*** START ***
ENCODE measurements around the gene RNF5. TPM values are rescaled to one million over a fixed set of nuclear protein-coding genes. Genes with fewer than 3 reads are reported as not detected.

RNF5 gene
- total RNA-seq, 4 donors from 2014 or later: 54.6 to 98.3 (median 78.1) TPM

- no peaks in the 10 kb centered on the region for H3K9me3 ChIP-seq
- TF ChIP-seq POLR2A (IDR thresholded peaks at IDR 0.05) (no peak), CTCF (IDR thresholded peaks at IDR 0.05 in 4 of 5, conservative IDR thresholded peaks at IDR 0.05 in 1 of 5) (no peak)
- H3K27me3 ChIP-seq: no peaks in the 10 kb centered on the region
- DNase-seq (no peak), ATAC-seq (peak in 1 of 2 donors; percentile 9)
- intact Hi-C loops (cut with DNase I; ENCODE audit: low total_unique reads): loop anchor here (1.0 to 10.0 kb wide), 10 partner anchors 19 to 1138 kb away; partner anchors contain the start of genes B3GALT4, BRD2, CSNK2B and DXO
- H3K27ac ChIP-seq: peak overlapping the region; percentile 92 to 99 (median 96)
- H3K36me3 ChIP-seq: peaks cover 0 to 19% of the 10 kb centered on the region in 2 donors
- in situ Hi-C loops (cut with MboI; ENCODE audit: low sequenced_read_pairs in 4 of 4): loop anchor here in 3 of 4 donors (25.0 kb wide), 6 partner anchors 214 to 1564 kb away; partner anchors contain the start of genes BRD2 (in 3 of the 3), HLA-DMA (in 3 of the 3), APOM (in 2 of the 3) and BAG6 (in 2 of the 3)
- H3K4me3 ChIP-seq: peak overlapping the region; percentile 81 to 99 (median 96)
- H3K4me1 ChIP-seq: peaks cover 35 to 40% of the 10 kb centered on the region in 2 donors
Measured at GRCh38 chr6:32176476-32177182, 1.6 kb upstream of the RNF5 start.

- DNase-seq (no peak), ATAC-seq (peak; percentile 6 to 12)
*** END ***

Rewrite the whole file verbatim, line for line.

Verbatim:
ENCODE measurements around the gene RNF5. TPM values are rescaled to one million over a fixed set of nuclear protein-coding genes. Genes with fewer than 3 reads are reported as not detected.

RNF5 gene
- total RNA-seq, 4 donors from 2014 or later: 54.6 to 98.3 (median 78.1) TPM

- no peaks in the 10 kb centered on the region for H3K9me3 ChIP-seq
- TF ChIP-seq POLR2A (IDR thresholded peaks at IDR 0.05) (no peak), CTCF (IDR thresholded peaks at IDR 0.05 in 4 of 5, conservative IDR thresholded peaks at IDR 0.05 in 1 of 5) (no peak)
- H3K27me3 ChIP-seq: no peaks in the 10 kb centered on the region
- DNase-seq (no peak), ATAC-seq (peak in 1 of 2 donors; percentile 9)
- intact Hi-C loops (cut with DNase I; ENCODE audit: low total_unique reads): loop anchor here (1.0 to 10.0 kb wide), 10 partner anchors 19 to 1138 kb away; partner anchors contain the start of genes B3GALT4, BRD2, CSNK2B and DXO
- H3K27ac ChIP-seq: peak overlapping the region; percentile 92 to 99 (median 96)
- H3K36me3 ChIP-seq: peaks cover 0 to 19% of the 10 kb centered on the region in 2 donors
- in situ Hi-C loops (cut with MboI; ENCODE audit: low sequenced_read_pairs in 4 of 4): loop anchor here in 3 of 4 donors (25.0 kb wide), 6 partner anchors 214 to 1564 kb away; partner anchors contain the start of genes BRD2 (in 3 of the 3), HLA-DMA (in 3 of the 3), APOM (in 2 of the 3) and BAG6 (in 2 of the 3)
- H3K4me3 ChIP-seq: peak overlapping the region; percentile 81 to 99 (median 96)
- H3K4me1 ChIP-seq: peaks cover 35 to 40% of the 10 kb centered on the region in 2 donors
Measured at GRCh38 chr6:32176476-32177182, 1.6 kb upstream of the RNF5 start.

- DNase-seq (no peak), ATAC-seq (peak; percentile 6 to 12)